Federal Taxes

What We Do.

Posted by on Oct 28, 2015 in Business General Counsel, Business Planning, Estate Planning, Federal Taxes, Litigation, Probate, Tax | 0 comments

We are Ready to Help We are not like the “TV commercial attorneys”.  This is not meant to disparage the personal injury, disability or workers’ compensation attorneys who advertise on television, but we are in a completely different business than those lawyers.  By all means, if you are hurt in an automobile accident, give us a call.  We would be happy to refer you to an attorney who handles those matters.  We, however, will not be the attorneys representing you in those cases. Our Practice Areas So, if we are not suing for injuries, what is it we do as attorneys?  The simple answer is that...

Read More

Hanging 5 x 5 Powers

Posted by on Feb 5, 2014 in Estate Planning, Estate Tax, Federal Taxes | 0 comments

A common term thrown around in the world of federal Estate and Gift Taxes is “Hanging 5 x 5 Powers” or “Hanging Withdrawal Rights”.   This concept exists in trust planning to balance two concepts of tax law when making gifts to an irrevocable trust:  In order for a gift to qualify for the annual gift tax exclusion of $14,000 per recipient (as of 2014), the gift must be a gift of a present interest (not a gift of a right to receive something in the future).  When a trust beneficiary allows a general power of appointment to lapse, the beneficiary is deemed to have made a gift to the other...

Read More

Favorable Ruling from the U.S. Tax Court in 2013 Unpaid Payroll Tax Case

Posted by on Jan 8, 2014 in Federal Taxes, Tax | 0 comments

During 2013, Penzien & McBride, PLLC obtained a favorable ruling from the United States Tax Court related to the requirement of the IRS to properly notify a taxpayer of his rights to appeal a proposed assessment of a Trust Fund Recovery Penalty (an assessment against a business owner or other responsible person for the business failing to remit payroll tax to the IRS). In a Memorandum of Fact and Opinion issued on May 30, 2013, the U.S. Tax Court, for the first time, ruled that actual receipt of a Letter 1153 is required before the IRS can move to levy or lien a taxpayer’s...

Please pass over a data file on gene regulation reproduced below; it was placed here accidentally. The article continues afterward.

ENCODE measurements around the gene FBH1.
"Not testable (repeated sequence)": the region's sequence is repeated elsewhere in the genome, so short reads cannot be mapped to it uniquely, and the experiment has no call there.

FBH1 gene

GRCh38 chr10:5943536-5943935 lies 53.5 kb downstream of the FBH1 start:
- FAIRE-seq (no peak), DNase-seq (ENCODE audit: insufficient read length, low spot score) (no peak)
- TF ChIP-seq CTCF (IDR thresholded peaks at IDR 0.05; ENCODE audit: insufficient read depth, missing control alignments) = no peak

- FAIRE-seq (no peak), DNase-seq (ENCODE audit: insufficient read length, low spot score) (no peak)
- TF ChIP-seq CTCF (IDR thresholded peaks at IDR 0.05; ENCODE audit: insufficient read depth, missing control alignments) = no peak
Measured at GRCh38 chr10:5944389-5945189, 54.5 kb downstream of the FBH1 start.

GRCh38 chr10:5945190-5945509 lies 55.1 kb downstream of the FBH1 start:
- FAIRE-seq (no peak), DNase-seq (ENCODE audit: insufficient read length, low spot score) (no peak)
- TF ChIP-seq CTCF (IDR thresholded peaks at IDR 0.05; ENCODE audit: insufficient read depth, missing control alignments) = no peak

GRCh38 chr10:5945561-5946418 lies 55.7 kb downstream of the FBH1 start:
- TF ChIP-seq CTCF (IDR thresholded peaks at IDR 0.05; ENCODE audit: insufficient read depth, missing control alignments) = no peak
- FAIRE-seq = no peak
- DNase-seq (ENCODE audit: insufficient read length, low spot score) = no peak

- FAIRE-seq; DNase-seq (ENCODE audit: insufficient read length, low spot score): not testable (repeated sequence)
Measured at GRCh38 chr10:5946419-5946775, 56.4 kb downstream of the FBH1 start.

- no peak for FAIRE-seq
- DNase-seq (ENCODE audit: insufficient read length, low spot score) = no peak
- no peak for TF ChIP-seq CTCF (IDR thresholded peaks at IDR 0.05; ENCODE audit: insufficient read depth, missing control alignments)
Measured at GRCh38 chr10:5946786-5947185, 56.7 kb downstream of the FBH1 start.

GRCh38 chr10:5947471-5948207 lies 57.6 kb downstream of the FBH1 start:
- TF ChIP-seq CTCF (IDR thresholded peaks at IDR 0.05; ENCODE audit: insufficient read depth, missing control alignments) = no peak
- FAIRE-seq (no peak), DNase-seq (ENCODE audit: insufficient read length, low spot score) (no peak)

Read More

Estate Tax Likely to Remain (Mostly) Unchanged

Posted by on Jan 2, 2013 in Estate Planning, Estate Tax, Federal Taxes | 0 comments

January 2, 2013 – With the “fiscal cliff” looming, estate planners and tax attorneys were left wondering what to do to take advantage of historically tax-friendly Estate Tax laws.  The answer may have been to do nothing different. Under 2012 tax law, the Estate Tax only applied to individuals dying with more than $5 million of net worth ($10 million for married couples).  As with many tax laws, the rules were set to drastically change on January 1, 2013.  Without an act of Congress, the Estate Tax exemption was set to go from $5 million to $1 million and the top Estate Tax...

Read More

Deducting Business Start-Up Expenses for Federal Taxes

Posted by on Dec 10, 2012 in Business General Counsel, Business Planning, Federal Taxes, Tax | 0 comments

While the decision of the U.S. Tax Court in McPartland v. Commissioner is not groundbreaking or surprising, it is a reminder to business start ups. Without going into a great deal of detail, what led to the controversy in McPartland involved a rental real estate business.  The Taxpayer purchased a property in 2007 for $10,000.  That property, as you would imagine, needed a great deal of work before it could be rented as a residence.  The Taxpayer incurred nearly $62,000 of expenses associated with renovating the home in 2007 but did not rent the home until 2010. The Taxpayer deducted the...

Read More

Why did the Supreme Court Need to Frame the ‘Obamacare’ Individual Mandate as a Tax?

Posted by on Oct 8, 2012 in Federal Taxes, News | 0 comments

I intentionally waited for some of the political debate to die before writing about the Supreme Court ruling on the constitutionality of the Patient Protection and Affordable Care Act of 2010 (the real name of “Obamacare” for those who have never heard it called by its real name).  I do not intend to delve into any of the political aspect of the law or the policy issues involved; the purpose of this article is merely to explain why it was so important for Justice Roberts’ opinion to conclude that the individual mandate was a tax for “Obamacare” to survive SCOTUS scrutiny. It seems that...

Read More